USPSTF is seeking public comment on the draft statement until May 8. According to the Associated Press, the task force is expected to issue final guidance months after the public comment period ends.
Stakeholders express mixed reaction
Physicians who have supported routine PSA screening praised the draft statement.
Otis Brawley, CMO at the American Cancer Society, said the draft statement achieves the right balance. "I really do think that there is a pendulum in a lot of things that we do in medicine," he said. "And the pendulum here may be getting to the right place where we realize there are harms and there are benefits and individuals need to weigh these harms and benefits and tailor a decision that's right for them."
AUA President Richard Babayan called the recommendations included in the draft statement "thoughtful and reasonable," noting that they "are in direct alignment with AUA's clinical practice guidelines and guidelines from most other major physician groups."
William Catalona, a professor of urology at Northwestern University's Feinberg School of Medicine, called the proposed recommendations in the draft statement "a victory for PSA screening for prostate cancer," which he said can "sav[e] lives." However, Catalona said USPSTF should expand the recommendations to encourage PSA screening beginning at age 40 and continuing past age 70.
Meanwhile, some physicians expressed concern that the proposed recommendations could be misinterpreted as a suggestion that all men ages 55 to 69 should undergo PSA screening instead of deciding on the matter with their doctors.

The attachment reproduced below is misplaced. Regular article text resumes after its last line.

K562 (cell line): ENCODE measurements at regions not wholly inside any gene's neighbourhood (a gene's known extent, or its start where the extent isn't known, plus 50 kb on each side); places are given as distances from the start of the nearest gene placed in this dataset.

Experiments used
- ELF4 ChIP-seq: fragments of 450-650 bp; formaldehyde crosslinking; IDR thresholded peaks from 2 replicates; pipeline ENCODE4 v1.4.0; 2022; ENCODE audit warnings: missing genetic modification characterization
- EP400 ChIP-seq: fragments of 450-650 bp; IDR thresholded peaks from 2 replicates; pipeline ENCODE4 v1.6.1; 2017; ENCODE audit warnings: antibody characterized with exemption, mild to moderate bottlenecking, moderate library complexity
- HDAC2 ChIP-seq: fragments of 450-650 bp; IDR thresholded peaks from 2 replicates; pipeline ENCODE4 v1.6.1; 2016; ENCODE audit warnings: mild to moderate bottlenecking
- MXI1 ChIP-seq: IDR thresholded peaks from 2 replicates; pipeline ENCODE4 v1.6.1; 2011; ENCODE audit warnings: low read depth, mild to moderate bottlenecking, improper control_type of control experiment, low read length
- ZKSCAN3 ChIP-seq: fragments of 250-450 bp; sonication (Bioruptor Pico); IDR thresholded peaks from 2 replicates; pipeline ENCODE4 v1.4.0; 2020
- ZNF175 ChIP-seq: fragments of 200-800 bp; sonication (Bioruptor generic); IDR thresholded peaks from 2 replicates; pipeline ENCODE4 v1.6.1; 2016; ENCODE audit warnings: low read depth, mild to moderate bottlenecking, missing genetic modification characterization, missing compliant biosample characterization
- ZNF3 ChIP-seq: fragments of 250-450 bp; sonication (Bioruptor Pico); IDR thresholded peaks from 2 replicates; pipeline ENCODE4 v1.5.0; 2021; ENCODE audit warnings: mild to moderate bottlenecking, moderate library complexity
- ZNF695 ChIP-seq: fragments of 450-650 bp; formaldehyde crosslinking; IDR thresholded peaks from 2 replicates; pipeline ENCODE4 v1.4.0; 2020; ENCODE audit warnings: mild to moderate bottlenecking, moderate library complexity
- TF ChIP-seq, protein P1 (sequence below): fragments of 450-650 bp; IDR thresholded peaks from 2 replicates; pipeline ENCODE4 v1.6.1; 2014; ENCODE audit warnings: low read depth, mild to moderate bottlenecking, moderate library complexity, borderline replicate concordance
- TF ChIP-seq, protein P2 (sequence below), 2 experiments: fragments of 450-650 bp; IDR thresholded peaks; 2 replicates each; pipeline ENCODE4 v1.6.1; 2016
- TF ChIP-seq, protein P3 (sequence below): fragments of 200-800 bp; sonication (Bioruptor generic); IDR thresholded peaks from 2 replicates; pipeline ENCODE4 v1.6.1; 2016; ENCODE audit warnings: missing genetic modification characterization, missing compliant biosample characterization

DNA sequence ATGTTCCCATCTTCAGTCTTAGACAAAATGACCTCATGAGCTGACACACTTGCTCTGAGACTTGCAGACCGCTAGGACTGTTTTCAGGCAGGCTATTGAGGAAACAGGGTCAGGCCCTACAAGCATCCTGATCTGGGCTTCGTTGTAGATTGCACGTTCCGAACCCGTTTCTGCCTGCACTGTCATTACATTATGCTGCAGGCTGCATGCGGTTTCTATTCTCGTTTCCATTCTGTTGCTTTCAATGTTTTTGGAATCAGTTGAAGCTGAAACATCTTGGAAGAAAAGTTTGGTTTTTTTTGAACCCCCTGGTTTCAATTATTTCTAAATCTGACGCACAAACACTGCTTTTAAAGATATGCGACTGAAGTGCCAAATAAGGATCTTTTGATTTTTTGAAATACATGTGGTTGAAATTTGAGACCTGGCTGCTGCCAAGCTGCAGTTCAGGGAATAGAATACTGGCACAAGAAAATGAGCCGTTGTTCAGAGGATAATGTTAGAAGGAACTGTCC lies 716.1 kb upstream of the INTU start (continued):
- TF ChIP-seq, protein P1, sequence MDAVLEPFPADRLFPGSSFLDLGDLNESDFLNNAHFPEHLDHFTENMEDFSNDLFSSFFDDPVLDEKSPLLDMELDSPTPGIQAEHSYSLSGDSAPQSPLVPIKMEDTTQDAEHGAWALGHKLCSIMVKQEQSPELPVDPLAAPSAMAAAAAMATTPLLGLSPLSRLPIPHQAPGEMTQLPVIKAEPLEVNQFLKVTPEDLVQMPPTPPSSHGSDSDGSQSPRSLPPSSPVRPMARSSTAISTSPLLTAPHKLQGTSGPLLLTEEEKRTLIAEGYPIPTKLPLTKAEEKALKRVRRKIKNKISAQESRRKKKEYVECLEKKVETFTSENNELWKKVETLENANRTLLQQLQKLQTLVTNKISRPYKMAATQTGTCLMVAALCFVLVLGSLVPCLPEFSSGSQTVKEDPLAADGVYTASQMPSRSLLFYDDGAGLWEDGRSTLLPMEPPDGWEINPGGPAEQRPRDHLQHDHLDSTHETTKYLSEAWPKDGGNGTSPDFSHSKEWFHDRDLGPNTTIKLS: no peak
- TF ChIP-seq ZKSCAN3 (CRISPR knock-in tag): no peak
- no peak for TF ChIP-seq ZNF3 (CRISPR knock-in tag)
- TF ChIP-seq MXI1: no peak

Dan Merenstein, a family medicine doctor at Georgetown University, said, "What I'm afraid of is that rather than having this discussion—because it's a difficult and long discussion—physicians will just order this test like they do ... a cholesterol panel. And that will cause many more harms than good" (Stein, "Shots," NPR, 4/11; Tanner, AP/Sacramento Bee, 4/11; McGinley, "To Your Health," Washington Post, 4/11; Bankhead, MedPage Today, 4/11).
Advisory Board's take
Deirdre Saulet, Oncology Roundtable
The USPSTF faced backlash from many professional organizations in 2012 when it recommended against routine PSA screening for all men. Since that announcement, however, PSA testing has declined—indicating that at least some providers followed that guidance.
The new draft recommendation is sure to add to the ongoing controversy and confusion around PSA screening. Leaders need to ensure patients and providers understand the risks and benefits of testing so they can reach informed, individual decisions. But this is easier said than done.
To start, organizations should come to consensus on guidelines by understanding their community's needs and providers' preferences. Make sure providers understand the pros and cons of testing, and find ways to make it easier to identify eligible patients, such as via EHR alerts. Then, host education sessions in your community to review information on screening and answer questions, and provide decision support tools to help men decide whether or not screening is right for them.